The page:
• Between 1978 and 2018, worker productivity rose by 259%; but worker compensation rose by 11.6%.
  • Comparative data definitively shows that the race and gender wage gap cannot be explained by differences in skills or education.
  • Decisions by employers and policymakers on wages/working conditions matter and have the greatest impact on the most vulnerable/disadvantaged workers and those impacted by racial inequity.
  • The median wage rose 1% annually pre-1973 but 0.2% annually since 1973. If it had risen at 1%, it would be at $26/hour. This while a much higher percentage of the workforce now has college degrees than pre-1973.
  • A Commissioner asked that we stop speaking about ‘low skill’ work, and instead name it as ‘low wage’ work which requires significant skill to do well (from hospitality to recycling to child care).

2. The growing wage gap and deterioration of the quality of work at lower wage levels have been caused primarily by the ‘fissuring’ of work which includes outsourcing, temporary work, independent contracting; and the decrease in union membership.

  • In California, unionized workers earn 13% more and are 37% more likely to have employer-paid health coverage; but union membership has dropped from 26% of all workers in 1983 to 16% today.

3. Inequality itself obstructs economic growth and has other negative impacts

  • It obstructs the supply of people and ideas into the economy
  • It limits opportunity for those not already at the top
  • It distorts demand through its impact on consumption and investment
  • Low wage jobs and lack of economic well-being are often at the root of domestic and workplace assaults and violence against women

Solutions section. I’ll end each of these blogs with a few of the solutions that are bubbling up – again urging you to send in your comments and ideas which I’ll include in future blogs, as relevant:

  • High road jobs. The Federal Home Loan Bank, among others, have defined criteria* for ‘quality jobs’ – let’s provide procurement incentives and low-cost capital to employers/companies to create more. From my perspective, let’s make sure ‘quality’ employers provide job opportunities to the people served by social enterprise and that investments are made in social enterprise growth; and we must view job quality through an equity lens to get to the right solutions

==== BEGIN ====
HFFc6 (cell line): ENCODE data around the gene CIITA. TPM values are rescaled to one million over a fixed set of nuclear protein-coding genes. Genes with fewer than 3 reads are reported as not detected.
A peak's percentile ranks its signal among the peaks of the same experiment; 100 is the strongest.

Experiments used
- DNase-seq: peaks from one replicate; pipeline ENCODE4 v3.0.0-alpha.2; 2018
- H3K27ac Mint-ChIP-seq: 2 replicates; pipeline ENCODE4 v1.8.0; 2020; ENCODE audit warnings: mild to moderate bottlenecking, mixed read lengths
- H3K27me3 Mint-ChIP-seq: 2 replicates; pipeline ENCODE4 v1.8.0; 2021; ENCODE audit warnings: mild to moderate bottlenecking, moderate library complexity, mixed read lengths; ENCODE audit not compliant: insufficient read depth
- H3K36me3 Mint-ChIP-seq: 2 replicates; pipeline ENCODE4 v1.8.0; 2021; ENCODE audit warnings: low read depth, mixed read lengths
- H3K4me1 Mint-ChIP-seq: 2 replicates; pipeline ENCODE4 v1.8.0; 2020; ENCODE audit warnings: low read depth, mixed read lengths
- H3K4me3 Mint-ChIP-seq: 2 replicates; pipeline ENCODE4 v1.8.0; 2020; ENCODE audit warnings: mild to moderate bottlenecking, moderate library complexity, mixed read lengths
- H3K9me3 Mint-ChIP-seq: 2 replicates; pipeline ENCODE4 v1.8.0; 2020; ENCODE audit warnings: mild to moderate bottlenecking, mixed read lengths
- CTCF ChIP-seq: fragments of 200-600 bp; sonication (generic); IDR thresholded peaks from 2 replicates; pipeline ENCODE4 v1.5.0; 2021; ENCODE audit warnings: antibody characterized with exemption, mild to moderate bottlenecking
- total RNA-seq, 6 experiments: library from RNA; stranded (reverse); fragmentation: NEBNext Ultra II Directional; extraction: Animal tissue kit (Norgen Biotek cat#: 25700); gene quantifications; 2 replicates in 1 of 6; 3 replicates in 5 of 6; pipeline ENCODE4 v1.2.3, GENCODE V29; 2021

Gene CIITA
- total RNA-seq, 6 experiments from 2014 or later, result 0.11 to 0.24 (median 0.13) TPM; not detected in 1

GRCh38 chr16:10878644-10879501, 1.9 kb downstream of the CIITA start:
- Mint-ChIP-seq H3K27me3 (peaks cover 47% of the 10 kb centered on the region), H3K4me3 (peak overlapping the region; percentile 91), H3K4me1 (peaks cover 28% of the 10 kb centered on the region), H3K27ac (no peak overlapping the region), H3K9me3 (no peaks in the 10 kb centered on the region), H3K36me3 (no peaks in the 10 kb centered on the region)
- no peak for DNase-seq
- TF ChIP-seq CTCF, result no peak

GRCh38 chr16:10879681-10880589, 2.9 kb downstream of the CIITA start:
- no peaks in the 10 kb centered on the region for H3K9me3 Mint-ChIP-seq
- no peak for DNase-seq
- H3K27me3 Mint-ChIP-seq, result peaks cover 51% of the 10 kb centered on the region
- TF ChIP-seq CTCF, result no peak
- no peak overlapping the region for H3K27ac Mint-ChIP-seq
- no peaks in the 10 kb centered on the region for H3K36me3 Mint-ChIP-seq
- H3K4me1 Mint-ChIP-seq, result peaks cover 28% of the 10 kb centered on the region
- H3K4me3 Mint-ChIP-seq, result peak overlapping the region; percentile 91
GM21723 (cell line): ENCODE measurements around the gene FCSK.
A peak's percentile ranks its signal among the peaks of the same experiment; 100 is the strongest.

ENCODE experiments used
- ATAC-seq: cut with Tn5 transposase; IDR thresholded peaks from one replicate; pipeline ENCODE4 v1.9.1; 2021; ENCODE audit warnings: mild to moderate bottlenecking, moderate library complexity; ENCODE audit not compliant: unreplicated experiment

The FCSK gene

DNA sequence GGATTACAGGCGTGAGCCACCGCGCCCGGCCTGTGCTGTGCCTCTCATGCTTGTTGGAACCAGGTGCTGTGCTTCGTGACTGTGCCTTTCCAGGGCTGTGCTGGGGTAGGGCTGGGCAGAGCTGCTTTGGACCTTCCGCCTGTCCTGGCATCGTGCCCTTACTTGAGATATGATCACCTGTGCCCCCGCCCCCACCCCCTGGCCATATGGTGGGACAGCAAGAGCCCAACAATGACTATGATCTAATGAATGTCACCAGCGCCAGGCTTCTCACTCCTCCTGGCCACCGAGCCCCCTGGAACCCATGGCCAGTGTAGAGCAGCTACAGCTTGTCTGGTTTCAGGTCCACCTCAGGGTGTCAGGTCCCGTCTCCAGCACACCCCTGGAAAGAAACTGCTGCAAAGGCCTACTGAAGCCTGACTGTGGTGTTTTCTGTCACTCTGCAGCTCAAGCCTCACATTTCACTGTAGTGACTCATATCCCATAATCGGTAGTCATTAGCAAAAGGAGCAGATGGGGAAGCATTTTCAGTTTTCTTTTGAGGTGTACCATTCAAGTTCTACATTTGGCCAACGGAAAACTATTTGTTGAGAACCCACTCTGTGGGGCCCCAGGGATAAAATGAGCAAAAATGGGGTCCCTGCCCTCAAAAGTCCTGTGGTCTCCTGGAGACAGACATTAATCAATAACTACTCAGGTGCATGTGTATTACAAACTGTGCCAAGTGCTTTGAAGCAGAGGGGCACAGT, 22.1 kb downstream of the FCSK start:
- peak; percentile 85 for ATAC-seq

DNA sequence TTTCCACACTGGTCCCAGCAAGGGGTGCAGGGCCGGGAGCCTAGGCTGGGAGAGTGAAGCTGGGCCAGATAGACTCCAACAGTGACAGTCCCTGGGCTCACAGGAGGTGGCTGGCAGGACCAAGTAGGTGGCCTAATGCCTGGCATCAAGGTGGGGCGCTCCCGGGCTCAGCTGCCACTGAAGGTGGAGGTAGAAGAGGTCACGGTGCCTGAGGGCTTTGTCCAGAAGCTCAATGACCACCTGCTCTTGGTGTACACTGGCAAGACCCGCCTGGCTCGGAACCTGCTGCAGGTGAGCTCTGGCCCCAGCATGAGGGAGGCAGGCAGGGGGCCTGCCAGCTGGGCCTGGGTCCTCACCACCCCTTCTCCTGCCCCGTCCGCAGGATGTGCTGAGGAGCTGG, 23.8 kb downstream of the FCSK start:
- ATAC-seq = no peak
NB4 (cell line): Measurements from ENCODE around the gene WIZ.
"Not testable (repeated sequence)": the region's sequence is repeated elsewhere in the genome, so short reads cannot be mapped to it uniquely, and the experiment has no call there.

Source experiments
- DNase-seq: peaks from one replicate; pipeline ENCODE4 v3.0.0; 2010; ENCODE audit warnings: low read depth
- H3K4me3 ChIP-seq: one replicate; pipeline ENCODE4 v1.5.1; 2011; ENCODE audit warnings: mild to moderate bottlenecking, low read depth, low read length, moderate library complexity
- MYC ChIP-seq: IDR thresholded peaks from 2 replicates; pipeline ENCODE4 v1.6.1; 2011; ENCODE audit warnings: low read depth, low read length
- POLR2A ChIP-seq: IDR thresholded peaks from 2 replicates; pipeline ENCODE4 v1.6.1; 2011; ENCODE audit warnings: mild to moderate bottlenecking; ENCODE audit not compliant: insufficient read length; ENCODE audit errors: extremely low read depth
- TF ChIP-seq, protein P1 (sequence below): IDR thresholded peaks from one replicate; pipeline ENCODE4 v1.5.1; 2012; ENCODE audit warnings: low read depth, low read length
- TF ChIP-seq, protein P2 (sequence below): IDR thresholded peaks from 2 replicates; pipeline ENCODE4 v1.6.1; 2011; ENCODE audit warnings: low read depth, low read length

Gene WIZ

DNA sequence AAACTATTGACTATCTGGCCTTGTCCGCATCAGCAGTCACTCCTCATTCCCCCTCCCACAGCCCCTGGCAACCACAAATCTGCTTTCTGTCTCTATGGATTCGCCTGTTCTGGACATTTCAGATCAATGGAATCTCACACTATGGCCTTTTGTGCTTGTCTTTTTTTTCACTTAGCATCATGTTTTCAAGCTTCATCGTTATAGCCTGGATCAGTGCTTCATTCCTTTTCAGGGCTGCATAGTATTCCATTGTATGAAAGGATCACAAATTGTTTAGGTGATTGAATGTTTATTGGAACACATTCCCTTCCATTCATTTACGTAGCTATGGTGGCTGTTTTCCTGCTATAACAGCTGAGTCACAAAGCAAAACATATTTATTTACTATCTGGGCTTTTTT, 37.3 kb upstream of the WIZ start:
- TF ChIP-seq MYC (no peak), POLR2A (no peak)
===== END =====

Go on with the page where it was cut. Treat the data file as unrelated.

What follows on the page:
• Enforce standards. Accountability/enforcement to meet current wage and other labor standards
  • Invest in worker training. Encourage and incentivize employers to see labor as an ‘asset’ worthy of investment and to share responsibility for training with other employers in their sector (GE, as an example, paid people 95% of wage during training).
  • Job Growth. Fighting climate change and ameliorating the disasters it is driving are job growth opportunities

* Based upon research and experts that participated in the FHLBank San Francisco’s 5 Roundtable discussions, the following are key components of what a quality job provides:

1. A living wage that supports a decent standard of living.
2. A safe workplace.
3. A benefits package, including health insurance, paid time off (i.e. sick time and paid vacation time), and a retirement savings plan.
4. Access to training and professional development.
5. Potential for upward mobility and wealth-building, so the employee can save to buy a home, send children to college, and retire with security.
6. Dignity, respect, and agency.


Please reach out to me with your ideas and questions. Please also keep in mind that although this is a CA-focused commission, because of the size of California’s economy and our leadership role in progressive policies, the ramifications of this work have the potential to influence the national conversation.